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CITY TRIBUNE

Senior manager questions rebrand decision at GMIT as deficit mounts

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The College of Tourism and Arts at GMIT has a deficit of €2.3 million that is “getting worse”, staff have been told.

The financial plight of that particular wing of the college was laid bare at a meeting of around 40 staff that was addressed by Jim Fennell, GMIT financial Controller, and Cáit Noone, Head of the College of Tourism and Arts.

Some €800,000 of the €2.3 deficit related to the art and design section of the school at its Cluain Mhuire campus, the meeting heard.

It was explained that student enrolment was at around 600 but that particular part of the college had capacity for roughly 1,000 students.

The college was “losing market share since 2013”, Mr Fennell said.

Hotel and catering management was one of the original degree courses offered at GMIT in the 1970s, when it was known as an RTC (Regional Technical College); and it became synonymous with excellence in hotel and catering.

However, Mr Fennell told the meeting that it was a “mistake” to rebrand the GMIT Hotel and Catering School – a well-known brand – into the College of Tourism and Arts or CTA for short.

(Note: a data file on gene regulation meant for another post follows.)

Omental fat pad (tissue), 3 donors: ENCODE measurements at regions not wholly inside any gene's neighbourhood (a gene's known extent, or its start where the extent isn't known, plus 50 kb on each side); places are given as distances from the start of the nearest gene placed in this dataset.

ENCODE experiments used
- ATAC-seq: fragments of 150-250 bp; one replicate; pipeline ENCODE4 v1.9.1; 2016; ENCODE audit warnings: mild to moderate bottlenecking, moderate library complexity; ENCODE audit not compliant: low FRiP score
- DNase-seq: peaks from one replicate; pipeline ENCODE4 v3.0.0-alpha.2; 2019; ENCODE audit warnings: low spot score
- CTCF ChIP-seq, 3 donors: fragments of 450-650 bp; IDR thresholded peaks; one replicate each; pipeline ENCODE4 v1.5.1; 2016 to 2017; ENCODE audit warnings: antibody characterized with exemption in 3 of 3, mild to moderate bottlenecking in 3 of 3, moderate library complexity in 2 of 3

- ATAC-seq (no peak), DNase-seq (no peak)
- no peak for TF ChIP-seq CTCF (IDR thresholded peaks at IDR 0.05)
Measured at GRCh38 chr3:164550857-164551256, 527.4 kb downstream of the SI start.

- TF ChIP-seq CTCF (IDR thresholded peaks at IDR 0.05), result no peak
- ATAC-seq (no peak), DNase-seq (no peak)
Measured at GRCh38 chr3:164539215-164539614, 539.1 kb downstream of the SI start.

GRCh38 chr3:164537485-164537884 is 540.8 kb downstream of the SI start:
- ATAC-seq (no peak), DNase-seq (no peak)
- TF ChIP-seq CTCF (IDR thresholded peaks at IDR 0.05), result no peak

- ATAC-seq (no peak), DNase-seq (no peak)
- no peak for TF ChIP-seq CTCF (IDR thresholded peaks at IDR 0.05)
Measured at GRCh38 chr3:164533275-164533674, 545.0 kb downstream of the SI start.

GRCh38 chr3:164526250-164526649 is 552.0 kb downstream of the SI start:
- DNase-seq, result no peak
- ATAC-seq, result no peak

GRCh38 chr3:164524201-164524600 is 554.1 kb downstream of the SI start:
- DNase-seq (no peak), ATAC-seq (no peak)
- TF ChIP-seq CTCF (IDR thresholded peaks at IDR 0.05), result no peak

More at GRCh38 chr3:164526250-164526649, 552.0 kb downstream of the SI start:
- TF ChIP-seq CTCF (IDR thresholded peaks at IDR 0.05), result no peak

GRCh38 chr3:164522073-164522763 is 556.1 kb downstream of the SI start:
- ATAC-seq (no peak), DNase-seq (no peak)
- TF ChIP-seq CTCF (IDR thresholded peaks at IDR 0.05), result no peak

Mr Fennell mentioned that there were 30 administrative staff working within the CTA.

Though it was not explicitly said at the meeting, some staff took it as an indication that retiring admin staff will not be replaced, or may be moved to other departments.

Staff are to be divided into ‘working groups’ to see if they can come up with ways of reducing the deficit, the meeting was told.

“It’s typical, management mess it up, and they come looking to staff for solutions, to spread the load,” said one senior employee based at the Dublin Road campus.

Earlier this year, the Galway City Tribune revealed the contents of a report, which questioned the future economic viability of GMIT.

Michael O’Connell – a former financial controller at Limerick IT, when he was a colleague of Dr Fergal Barry, GMIT President – compiled the report that recommended cost reductions and income generation totalling €5 million for 2015-2020. The report called into question the future sustainability of the institute, and warned that drastic cutbacks are necessary to arrest the perilous financial decline faced by GMIT.

In May, Dr Barry said the college was implementing an action plan to correct their finances.

“As a result, GMIT’s deficit will be less than €1m at the end of this academic year (2016/2017) and the Institute will be returning to surplus on the September 1, 2017 for the Academic Year 2017/2018.

“GMIT will be using its considerable reserves to support the implementation of its academic plan. To date planned staffing level reductions have been and continue to be achieved through non-replacement of retirements and the reassignment of staff to areas of growth,” he said.

CITY TRIBUNE

Cyclists and disability groups don’t feel the love for ‘kissing gate’ barriers

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From the Galway City Tribune – Cyclists and disability groups long campaigning for the removal of ‘kissing gates’ on popular routes were overjoyed to see the one at ‘the Swamp’ in the Claddagh removed last week.

But their joy quickly turned to anger when it was returned a few days later. They learned that it had only been taken out to facilitate a private company. Grant Thornton had organised a 5K run along the Salthill Promenade for corporate staff and sports teams.